incorporated in the futuristic motion picture.
Farrah Fawcett-Majors, a gray-eyed blonde of dazzling beauty and an actress of considerable talent, was the wife of Lee Majors, TV star of "The Six-Million Dollar Man." Texas-born and an alumna of the University of Texas, Farrah first made her mark on network TV commercials, especially in her sales pitches for a balsam hair conditioner. She has also played guest star roles on many TV dramatic series and had a continuing role on TV's "Harry O," starring David Janssen. She has an important role in MGM's Logan's Run, which opened in 1976, a United Artists release. The film was directed by Michael Anderson from a screenplay by David Zelag Goodman based on the novel by William F Nolan and George Clayton Johnson.
Because of its concern about life 300 years from now, Logan's Run became one of the most challenging projects ever undertaken by a group of film creators. Everything-exterior and interior settings, modes of transportation, food, drink, furnishings, clothing, laws, beliefs, jobs, hobbies, entertainment, jewelry, personal habits. Etiquette, manners, life styles, status symbols, even love-everything had to be devised and created especially for the film. The sets built at MGM were undoubtedly the most expensive erected at the studio since its great early days of musical spectaculars.
Costs for interiors and exteriors would have been insurmountable if it had not been for the state of Texas. In Dallas, Houston, and Ft. Worth, producer David and director Anderson located the most advanced architecture in America and incorporated the futuristic structures into Logan's Run.
Sets for Logan's Run built at MGM studios were eye-popping! On Stage 15, largest sound stage in the world, 'two important backgrounds- Sandman Headquarters and the New You Shop-were constructed. The complete interior of Stage 30 housed two fabulous settings, the Ice Caverns and the awesome Carrousel, an ingenious product of construction knowhow, special effects wizardry and inventive movie magic where an audience of 500 filled the arena to cheer the dozens of stunt people who portrayed Lastday celebrants striving for life renewal.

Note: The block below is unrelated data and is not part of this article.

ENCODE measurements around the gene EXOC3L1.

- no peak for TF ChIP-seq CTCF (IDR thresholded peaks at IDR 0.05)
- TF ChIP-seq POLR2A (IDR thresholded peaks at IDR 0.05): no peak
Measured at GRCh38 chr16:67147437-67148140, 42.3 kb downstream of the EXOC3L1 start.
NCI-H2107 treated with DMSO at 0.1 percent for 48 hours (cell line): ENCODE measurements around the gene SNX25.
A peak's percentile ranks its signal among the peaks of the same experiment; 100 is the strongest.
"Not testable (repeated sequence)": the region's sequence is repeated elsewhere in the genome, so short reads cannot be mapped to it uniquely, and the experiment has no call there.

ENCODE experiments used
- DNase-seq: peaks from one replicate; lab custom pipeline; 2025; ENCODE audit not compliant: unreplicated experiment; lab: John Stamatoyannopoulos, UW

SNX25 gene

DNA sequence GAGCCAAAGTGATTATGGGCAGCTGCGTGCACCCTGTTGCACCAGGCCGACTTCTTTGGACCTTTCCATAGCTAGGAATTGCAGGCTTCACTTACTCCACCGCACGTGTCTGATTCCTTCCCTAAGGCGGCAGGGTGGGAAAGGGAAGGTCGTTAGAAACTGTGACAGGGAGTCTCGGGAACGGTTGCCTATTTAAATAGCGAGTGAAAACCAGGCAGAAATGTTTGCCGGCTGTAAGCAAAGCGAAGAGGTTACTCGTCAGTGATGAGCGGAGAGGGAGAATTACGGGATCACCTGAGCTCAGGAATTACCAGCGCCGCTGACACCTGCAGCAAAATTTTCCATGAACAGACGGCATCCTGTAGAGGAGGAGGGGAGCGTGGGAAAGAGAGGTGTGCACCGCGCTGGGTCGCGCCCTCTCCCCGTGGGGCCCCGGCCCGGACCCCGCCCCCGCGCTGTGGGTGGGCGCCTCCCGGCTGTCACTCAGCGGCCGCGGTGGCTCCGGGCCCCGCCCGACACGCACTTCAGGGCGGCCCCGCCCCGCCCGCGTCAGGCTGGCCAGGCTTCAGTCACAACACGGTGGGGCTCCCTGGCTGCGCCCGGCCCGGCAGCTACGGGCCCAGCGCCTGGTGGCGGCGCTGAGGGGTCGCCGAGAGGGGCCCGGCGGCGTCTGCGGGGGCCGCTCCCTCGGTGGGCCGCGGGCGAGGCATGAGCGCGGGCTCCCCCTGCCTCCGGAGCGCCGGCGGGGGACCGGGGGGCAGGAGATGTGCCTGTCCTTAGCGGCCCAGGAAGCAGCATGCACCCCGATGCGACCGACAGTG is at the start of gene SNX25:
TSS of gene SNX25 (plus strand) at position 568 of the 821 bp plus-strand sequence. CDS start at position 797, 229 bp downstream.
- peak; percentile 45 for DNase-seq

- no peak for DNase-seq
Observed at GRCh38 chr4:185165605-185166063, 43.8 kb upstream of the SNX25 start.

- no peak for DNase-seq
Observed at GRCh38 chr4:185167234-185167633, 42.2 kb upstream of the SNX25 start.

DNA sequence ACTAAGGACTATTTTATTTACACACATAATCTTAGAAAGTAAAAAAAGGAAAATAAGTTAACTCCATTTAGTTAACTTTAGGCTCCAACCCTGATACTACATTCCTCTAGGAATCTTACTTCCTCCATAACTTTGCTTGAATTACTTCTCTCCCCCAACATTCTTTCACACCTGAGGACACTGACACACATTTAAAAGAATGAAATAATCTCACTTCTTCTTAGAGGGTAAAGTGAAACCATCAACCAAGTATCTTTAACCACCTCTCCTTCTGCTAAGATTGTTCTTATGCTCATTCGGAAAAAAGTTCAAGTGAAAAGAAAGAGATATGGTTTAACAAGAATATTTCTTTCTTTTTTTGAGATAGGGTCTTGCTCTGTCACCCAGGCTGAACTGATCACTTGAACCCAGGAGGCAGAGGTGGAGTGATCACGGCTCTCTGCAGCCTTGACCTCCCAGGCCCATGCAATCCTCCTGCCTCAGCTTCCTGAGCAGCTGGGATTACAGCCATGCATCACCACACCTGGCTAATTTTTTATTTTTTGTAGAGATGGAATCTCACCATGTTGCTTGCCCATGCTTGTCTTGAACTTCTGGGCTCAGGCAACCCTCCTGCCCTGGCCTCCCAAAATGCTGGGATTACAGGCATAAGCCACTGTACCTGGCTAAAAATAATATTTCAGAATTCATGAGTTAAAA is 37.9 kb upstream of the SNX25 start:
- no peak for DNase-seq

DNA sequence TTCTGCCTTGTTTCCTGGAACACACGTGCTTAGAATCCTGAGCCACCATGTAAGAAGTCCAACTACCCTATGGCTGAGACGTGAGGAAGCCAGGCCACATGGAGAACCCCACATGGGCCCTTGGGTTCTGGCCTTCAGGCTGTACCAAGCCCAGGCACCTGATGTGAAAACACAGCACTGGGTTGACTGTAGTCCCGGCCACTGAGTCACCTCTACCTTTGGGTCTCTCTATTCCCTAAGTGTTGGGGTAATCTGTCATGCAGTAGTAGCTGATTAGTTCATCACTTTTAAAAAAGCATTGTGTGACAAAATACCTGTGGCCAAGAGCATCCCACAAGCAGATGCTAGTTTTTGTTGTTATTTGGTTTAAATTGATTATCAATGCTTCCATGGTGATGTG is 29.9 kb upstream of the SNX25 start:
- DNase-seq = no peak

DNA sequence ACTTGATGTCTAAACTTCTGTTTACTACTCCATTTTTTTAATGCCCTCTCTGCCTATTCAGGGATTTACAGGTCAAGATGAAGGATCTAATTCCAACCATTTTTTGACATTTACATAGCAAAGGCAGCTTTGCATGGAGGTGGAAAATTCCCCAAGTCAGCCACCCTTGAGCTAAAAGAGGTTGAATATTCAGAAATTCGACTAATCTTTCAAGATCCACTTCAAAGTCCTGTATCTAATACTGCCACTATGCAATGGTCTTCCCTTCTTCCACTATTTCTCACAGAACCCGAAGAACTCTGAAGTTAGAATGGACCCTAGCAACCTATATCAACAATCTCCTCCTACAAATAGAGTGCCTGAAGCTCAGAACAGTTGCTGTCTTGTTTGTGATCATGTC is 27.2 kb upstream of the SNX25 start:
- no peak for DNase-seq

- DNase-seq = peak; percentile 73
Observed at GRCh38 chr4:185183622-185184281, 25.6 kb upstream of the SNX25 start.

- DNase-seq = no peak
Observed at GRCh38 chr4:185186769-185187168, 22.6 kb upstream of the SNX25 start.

Two sound stages were required to handle one single set for Logan's Run. An opening was made between two adjoining stages to provide space for the maze tunnel along which the full-scale maze cars sped. The electrically-powered, teardrop-shaped plastic bubbles are so well designed that they can easily be converted to actual street travel.
Another stage was fully utilized to construct the decaying, vine-infested remains of the United States Senate chambers where Peter Ustinov lives with his hundreds of cats as companions. The felines, provided by Hettie Kram of Cat Care Shelter, West Los Angeles, lived on the set for almost two weeks while performing their roles.
Although the United States is now celebrating the Bicentennial of its Declaration of Independence from England, its owes the "motherland" an unending debt of gratitude for Britain's continued export to Hollywood of talented screen beauties. These have included Elizabeth Taylor, Jean Simmons, Julie Christie, Vanessa Redgrave and Julie Andrews. And now for a 200th birthday present the British have sent us Jenny Agutter, a green-eyed young charmer whose skilled dramatic talents are a perfect match for her highly photogenic face and figure. Miss Agutter (the accent is on the "Ag") makes her Hollywood debut as the feminine lead of Saul David's production of Logan's Run for Metro-Goldwyn-Mayer. The provocative adventure drama that examines the life and times of the 23rd century, is released by United Artists, a Transamerica Company. Jenny stars with Michael York, Richard Jordan, Roscoe Lee Browne, Farrah Fawcett-Majors and Peter Ustinov. In the role of Jessica, she has the romantic lead opposite York, portraying a conscientious objector to the law that forbids life beyond the age of 30. Michael Anderson directed Logan's Run from a screenplay by David Zelag Goodman based on the novel of the same name by William F Nolan and George Clayton Johnson.
Michael York, the Oxford-educated British star, has demonstrated that he is equally at home in the 17th century or the 23rd century. Now starring in the Saul David Production of Logan's Run, York portrays the unusual and demanding role of a member of an elite police force who tries to circumvent 23rd century society's stern and brutal law which decrees that life must end for all at age 30. He came to this lavish and provocative futuristic drama almost fresh out of the 17th century when he won wide acclaim for his performances in "The Three Musketeers" and "The Four Musketeers."